This article depicts the landscape of teacher professional development (PD) in Singapore, one of the world's top-performing countries in education. We provide an overview of the resources available to the approximately 30,000 teachers within the 350 primary and secondary schools run by the Ministry of Education (MOE). We focus on the three main PD providers: the National Institute of Education, the Academy of Singapore Teachers and six Centers of Excellence, and schools themselves. Guided by the "Teacher Growth Model," these providers aim at making PD coherent with teachers' interests, the needs of schools, and the national curriculum. Teachers in Singapore are given the exceptionally high allotment of 100 voluntary hours of PD per year. There are multiple types of activities teachers can engage in, ranging from formal/structured courses and programs to more informal/reform-based initiatives (action research, lesson study). Teachers with different levels of expertise and career paths have access to different PD opportunities. Most PD is subject-specific and provides teachers with opportunities for networked learning, collegial sharing, and collaboration. In fact, all MOE schools have been recently mandated to become Professional Learning Communities (PLC). We conclude that this comprehensive set of PD resources, considered as a whole, presents the features of "high-quality" PD described in the international literature. However, we suggest that more research is needed to examine the extent to which such an ambitious PD model is enhancing teachers' knowledge and pedagogies, and ultimately students' learning. Copyright © 2015 Psychology, Society, & Education.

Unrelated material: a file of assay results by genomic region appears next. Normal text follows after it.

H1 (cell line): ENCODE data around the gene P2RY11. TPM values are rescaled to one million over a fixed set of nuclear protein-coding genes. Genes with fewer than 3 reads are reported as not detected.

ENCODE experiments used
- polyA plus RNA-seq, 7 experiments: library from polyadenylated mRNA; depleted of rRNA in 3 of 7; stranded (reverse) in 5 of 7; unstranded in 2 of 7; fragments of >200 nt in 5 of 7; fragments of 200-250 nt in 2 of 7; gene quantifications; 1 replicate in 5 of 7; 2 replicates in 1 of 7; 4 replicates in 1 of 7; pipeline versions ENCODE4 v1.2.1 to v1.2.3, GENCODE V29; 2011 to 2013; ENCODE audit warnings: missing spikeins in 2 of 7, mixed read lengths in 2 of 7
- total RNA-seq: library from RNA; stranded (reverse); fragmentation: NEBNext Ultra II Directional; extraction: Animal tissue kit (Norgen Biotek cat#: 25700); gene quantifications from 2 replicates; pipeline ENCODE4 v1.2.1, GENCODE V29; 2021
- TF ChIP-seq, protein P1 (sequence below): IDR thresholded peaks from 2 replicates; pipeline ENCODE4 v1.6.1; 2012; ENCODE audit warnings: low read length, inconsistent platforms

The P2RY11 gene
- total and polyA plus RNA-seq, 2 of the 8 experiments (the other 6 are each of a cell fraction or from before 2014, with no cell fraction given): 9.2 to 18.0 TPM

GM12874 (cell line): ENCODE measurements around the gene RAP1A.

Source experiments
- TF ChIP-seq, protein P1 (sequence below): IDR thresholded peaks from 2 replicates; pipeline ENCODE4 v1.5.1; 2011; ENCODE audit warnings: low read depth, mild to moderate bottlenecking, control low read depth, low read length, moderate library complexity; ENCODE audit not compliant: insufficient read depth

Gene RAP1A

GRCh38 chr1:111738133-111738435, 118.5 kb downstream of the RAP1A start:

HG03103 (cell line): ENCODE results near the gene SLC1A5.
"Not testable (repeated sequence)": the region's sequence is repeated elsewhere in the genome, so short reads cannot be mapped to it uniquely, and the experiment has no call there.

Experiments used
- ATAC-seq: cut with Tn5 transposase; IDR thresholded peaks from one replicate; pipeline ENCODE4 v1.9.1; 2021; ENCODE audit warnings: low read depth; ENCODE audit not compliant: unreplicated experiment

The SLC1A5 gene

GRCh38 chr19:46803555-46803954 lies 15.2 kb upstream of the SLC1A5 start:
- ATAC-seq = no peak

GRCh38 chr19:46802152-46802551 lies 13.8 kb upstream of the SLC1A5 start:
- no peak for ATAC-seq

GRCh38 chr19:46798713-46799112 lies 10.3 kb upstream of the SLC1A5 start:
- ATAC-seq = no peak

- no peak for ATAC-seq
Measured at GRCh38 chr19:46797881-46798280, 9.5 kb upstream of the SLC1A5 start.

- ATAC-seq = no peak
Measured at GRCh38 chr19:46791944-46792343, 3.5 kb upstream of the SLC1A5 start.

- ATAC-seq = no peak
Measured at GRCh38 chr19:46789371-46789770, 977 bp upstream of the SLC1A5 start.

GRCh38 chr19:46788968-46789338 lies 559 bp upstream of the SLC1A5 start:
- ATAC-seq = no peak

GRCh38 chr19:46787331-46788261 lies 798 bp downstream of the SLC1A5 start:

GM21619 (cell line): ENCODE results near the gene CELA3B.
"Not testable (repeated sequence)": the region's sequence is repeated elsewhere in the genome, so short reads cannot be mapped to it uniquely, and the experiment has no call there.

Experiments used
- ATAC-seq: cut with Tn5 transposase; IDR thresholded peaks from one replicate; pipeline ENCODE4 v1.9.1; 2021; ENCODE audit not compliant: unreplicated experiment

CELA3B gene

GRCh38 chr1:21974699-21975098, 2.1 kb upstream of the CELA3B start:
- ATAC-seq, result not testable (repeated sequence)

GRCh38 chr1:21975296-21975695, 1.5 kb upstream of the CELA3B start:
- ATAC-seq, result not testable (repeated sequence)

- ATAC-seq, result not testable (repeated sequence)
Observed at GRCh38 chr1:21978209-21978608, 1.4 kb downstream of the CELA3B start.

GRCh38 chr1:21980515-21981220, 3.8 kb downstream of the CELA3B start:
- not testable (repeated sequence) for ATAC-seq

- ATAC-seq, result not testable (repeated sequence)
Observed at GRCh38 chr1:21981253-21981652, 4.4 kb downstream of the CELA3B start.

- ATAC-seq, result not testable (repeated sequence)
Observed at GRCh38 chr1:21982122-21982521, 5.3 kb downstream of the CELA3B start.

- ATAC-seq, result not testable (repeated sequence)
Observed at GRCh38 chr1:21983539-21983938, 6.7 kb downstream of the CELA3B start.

CitationBautista, A., Wong, J., & Gopinathan, S. (2015). Teacher professional development in Singapore: Depicting the landscape. Psychology, Society, and Education, 7(3), 311-326. doi: 10.25115/psye.v7i3.523
- Teacher professional development
- In-service teachers
- Teacher learning
- Alt. title: Desarrollo profesional docente en Singapur: Describiendo el panorama